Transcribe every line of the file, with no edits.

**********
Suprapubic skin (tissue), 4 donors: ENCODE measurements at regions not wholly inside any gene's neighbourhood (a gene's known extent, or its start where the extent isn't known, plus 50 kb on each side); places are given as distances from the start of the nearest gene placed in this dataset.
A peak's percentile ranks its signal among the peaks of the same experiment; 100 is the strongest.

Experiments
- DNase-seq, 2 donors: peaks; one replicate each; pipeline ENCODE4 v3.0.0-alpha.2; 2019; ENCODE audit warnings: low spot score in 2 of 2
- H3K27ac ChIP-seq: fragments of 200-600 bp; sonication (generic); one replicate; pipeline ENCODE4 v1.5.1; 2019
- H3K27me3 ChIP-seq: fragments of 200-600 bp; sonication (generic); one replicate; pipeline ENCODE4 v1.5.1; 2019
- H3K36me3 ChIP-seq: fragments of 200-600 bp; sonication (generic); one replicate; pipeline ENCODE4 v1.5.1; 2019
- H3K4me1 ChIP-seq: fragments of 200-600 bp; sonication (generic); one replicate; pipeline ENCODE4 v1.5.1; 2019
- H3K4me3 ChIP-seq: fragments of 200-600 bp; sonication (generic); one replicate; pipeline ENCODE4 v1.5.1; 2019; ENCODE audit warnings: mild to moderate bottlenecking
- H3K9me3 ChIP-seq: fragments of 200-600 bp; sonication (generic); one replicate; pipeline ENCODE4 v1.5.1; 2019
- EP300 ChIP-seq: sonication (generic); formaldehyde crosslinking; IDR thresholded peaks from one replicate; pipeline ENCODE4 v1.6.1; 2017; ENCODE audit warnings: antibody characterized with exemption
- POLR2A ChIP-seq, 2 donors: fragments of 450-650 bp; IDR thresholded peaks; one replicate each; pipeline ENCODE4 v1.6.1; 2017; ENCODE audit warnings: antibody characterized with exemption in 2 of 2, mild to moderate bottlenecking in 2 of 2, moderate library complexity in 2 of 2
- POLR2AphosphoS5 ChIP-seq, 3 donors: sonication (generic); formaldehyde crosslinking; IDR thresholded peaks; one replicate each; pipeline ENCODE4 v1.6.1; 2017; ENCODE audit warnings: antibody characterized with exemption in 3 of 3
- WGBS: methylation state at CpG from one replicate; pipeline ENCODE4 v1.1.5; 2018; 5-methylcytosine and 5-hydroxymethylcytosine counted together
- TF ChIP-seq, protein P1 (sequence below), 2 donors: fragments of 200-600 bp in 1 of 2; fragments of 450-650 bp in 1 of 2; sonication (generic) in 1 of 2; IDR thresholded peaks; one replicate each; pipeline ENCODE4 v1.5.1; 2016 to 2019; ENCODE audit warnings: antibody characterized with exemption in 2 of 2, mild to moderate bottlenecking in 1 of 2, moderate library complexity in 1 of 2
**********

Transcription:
Suprapubic skin (tissue), 4 donors: ENCODE measurements at regions not wholly inside any gene's neighbourhood (a gene's known extent, or its start where the extent isn't known, plus 50 kb on each side); places are given as distances from the start of the nearest gene placed in this dataset.
A peak's percentile ranks its signal among the peaks of the same experiment; 100 is the strongest.

Experiments
- DNase-seq, 2 donors: peaks; one replicate each; pipeline ENCODE4 v3.0.0-alpha.2; 2019; ENCODE audit warnings: low spot score in 2 of 2
- H3K27ac ChIP-seq: fragments of 200-600 bp; sonication (generic); one replicate; pipeline ENCODE4 v1.5.1; 2019
- H3K27me3 ChIP-seq: fragments of 200-600 bp; sonication (generic); one replicate; pipeline ENCODE4 v1.5.1; 2019
- H3K36me3 ChIP-seq: fragments of 200-600 bp; sonication (generic); one replicate; pipeline ENCODE4 v1.5.1; 2019
- H3K4me1 ChIP-seq: fragments of 200-600 bp; sonication (generic); one replicate; pipeline ENCODE4 v1.5.1; 2019
- H3K4me3 ChIP-seq: fragments of 200-600 bp; sonication (generic); one replicate; pipeline ENCODE4 v1.5.1; 2019; ENCODE audit warnings: mild to moderate bottlenecking
- H3K9me3 ChIP-seq: fragments of 200-600 bp; sonication (generic); one replicate; pipeline ENCODE4 v1.5.1; 2019
- EP300 ChIP-seq: sonication (generic); formaldehyde crosslinking; IDR thresholded peaks from one replicate; pipeline ENCODE4 v1.6.1; 2017; ENCODE audit warnings: antibody characterized with exemption
- POLR2A ChIP-seq, 2 donors: fragments of 450-650 bp; IDR thresholded peaks; one replicate each; pipeline ENCODE4 v1.6.1; 2017; ENCODE audit warnings: antibody characterized with exemption in 2 of 2, mild to moderate bottlenecking in 2 of 2, moderate library complexity in 2 of 2
- POLR2AphosphoS5 ChIP-seq, 3 donors: sonication (generic); formaldehyde crosslinking; IDR thresholded peaks; one replicate each; pipeline ENCODE4 v1.6.1; 2017; ENCODE audit warnings: antibody characterized with exemption in 3 of 3
- WGBS: methylation state at CpG from one replicate; pipeline ENCODE4 v1.1.5; 2018; 5-methylcytosine and 5-hydroxymethylcytosine counted together
- TF ChIP-seq, protein P1 (sequence below), 2 donors: fragments of 200-600 bp in 1 of 2; fragments of 450-650 bp in 1 of 2; sonication (generic) in 1 of 2; IDR thresholded peaks; one replicate each; pipeline ENCODE4 v1.5.1; 2016 to 2019; ENCODE audit warnings: antibody characterized with exemption in 2 of 2, mild to moderate bottlenecking in 1 of 2, moderate library complexity in 1 of 2